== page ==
Irish journalist Jack Smyth, who was held captive in a Nazi concentration camp for eight months, and his wife Eileen were tragically killed when their car plunged into the River Liffey on a cold December night in 1956.
Born in Galway, Jack began his career at The Connacht Tribune before leaving for London in the early 1940s to join Reuters news agency. Swapping a quiet civilian life and desk job for the dangerous life of a war correspondent, he underwent secret training as a paratrooper before being dropped with British airborne forces in the Arnhem landings of September 1944. In the thick of battle Jack, the only reporter at the frontline, wrote:
On this fifth day our force is still being heavily mortared, sniped, machine-gunned and shelled … When the Second Army arrives and relieves this crowd, then may be told one of the epics of the war. In the meantime, they go on fighting their hearts out.
Most of the airborne force, that Jack dropped with, were wiped out. Injured in the bloody battle, he was captured by the Nazis. For 17 days he was tortured under Gestapo interrogation and overall spent eight months as a Prisoner of War in a concentration camp before finally being released by American troops. On his return he told a friend and fellow journalist:
Jaysus, they beat the s*** out of me!. There was I, in British Army officer’s uniform, telling ‘em I was a neutral and demanding to see the nearest Irish ambassador. Well, they were having none of that.
He wrote and published his experiences in a book, “Five Days in Hell”, in 1956. Lucky to get out alive, five of Jack’s fellow war correspondents and friends at Reuters had been killed in the War.
After Germany, Smyth traveled East and was aboard the last British cruiser to bombard Japan. Later, he was one of the first journalists to enter Tokyo and visit the ruined city of Hiroshima.
Leaving Reuters to take up the post of Managing Editor at The Waterford Star, he stayed there for sometime before joining the staff of the Irish News Agency in Dublin. Taken on as Assistant Editor of the newly fledged Evening Press, it was this capacity that he was involved in the sensational finding of the kidnapped Ashmore baby. He was appointed Managing Editor of the Irish Press in 1955, the year before his untimely death.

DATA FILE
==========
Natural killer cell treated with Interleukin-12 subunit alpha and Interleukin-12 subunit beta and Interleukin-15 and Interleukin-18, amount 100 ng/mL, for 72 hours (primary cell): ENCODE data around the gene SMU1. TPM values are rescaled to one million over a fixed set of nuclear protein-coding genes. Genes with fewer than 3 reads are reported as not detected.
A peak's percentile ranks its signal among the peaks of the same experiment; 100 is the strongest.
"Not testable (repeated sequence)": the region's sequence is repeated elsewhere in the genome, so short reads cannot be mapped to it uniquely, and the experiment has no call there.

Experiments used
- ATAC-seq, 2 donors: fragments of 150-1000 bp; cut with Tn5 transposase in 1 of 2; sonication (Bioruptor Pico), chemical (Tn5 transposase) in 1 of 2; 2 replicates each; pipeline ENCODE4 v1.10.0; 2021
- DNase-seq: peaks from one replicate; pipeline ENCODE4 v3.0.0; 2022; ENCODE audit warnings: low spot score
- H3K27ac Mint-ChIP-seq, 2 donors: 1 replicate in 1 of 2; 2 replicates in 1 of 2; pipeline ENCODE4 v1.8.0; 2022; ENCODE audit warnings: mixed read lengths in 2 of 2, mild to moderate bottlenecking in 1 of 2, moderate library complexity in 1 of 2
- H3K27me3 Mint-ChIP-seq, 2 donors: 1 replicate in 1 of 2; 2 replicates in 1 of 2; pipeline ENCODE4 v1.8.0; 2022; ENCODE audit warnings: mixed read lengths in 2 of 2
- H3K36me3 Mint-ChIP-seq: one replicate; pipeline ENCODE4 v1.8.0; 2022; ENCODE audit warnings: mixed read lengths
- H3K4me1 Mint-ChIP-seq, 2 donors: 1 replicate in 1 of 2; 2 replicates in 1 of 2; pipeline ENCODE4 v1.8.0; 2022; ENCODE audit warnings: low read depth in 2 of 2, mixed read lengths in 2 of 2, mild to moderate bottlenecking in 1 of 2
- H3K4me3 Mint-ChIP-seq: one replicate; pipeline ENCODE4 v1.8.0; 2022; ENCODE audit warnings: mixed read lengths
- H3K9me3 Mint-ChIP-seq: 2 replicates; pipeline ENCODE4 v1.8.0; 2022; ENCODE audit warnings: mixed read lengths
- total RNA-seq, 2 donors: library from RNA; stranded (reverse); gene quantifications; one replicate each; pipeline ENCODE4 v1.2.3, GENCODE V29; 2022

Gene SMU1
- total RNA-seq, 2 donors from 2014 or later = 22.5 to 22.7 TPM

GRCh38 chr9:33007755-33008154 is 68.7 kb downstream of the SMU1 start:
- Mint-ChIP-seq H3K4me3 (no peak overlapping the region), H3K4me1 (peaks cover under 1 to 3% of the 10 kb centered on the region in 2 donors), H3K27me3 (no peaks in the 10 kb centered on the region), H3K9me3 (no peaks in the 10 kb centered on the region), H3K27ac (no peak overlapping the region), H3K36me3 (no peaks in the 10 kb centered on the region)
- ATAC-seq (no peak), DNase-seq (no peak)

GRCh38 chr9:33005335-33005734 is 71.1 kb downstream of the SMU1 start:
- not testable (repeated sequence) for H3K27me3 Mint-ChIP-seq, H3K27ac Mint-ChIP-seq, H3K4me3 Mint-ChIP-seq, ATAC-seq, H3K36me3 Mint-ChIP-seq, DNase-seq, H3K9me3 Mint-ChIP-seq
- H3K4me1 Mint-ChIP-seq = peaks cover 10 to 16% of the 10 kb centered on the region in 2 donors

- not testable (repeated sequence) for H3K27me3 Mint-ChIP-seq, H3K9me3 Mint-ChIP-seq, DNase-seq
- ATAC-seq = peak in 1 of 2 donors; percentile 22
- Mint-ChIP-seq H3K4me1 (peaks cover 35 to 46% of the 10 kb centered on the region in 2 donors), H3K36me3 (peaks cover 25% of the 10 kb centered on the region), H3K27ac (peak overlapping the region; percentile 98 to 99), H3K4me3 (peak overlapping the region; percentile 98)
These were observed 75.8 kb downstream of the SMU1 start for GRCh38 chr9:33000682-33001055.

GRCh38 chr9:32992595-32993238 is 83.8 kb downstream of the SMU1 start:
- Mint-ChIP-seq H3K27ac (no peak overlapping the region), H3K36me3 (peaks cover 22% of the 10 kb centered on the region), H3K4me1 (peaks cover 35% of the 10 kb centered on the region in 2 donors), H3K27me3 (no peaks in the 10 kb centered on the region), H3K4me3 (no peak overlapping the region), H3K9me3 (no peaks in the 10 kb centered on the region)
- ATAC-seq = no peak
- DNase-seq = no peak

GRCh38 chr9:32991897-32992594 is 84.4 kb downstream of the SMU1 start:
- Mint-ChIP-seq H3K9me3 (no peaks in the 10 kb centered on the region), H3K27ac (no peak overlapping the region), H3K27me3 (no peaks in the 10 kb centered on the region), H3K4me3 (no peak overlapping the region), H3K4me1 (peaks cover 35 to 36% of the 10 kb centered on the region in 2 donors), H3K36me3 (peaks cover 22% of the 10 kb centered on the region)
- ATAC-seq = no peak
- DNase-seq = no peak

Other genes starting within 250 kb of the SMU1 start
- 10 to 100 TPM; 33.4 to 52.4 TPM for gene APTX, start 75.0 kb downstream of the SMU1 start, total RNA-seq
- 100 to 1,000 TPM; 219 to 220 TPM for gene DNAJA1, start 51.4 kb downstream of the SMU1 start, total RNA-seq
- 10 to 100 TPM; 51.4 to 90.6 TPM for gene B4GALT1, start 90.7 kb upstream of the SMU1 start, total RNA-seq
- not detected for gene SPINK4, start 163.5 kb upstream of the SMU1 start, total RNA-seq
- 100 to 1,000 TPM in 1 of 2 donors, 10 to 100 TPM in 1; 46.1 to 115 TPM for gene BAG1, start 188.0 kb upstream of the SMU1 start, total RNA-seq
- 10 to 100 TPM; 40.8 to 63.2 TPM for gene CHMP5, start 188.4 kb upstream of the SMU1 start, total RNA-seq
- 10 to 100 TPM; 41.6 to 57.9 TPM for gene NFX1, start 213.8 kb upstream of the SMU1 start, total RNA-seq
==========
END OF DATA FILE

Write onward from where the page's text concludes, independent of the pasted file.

On the night of the 2nd of December 1956, Jack and Eileen were driving home to their house in Rathfarnham. He had to drop into the offices of the Press, on Burgh Quay, to help with the next day’s front page showcasing Ronnie Delaney’s sensational win at the Melbourne Olympics.
Driving from the office, the car accidentally entered the river at the junction of Lime Street and Sir John Rogerson’s quay. It was noted in The Irish Times on December 5 1956 that:
At this point there is a dockside warehouse, the gable end of which might be mistaken for a continuation of Lime Street and cause a driver unfamiliar with the area to overshoot the quay
The body of his 35-year-old wife Eileen Smyth, originally from Limerick, was found in the car when it was taken from the river on December 4th.
Jack’s body was unfortunately never recovered. He was 38. The couple left two young children behind.
In a bizarre, tragic coincidence that occurred two-year later a relative, John Shannon, who was looking after the two orphaned Smyth children was also was killed after he accidentally drove his car into the Liffey. It was noted in the 1958 newspaper report that eight similar accidents had occurred around Sir John Rogerson’s quay over the last twenty years. Today, there is better lighting and more road bollards to prevent such disasters.
That accident in December 1956 was a very sad ending to the lives of a brave war correspondent and his devoted wife.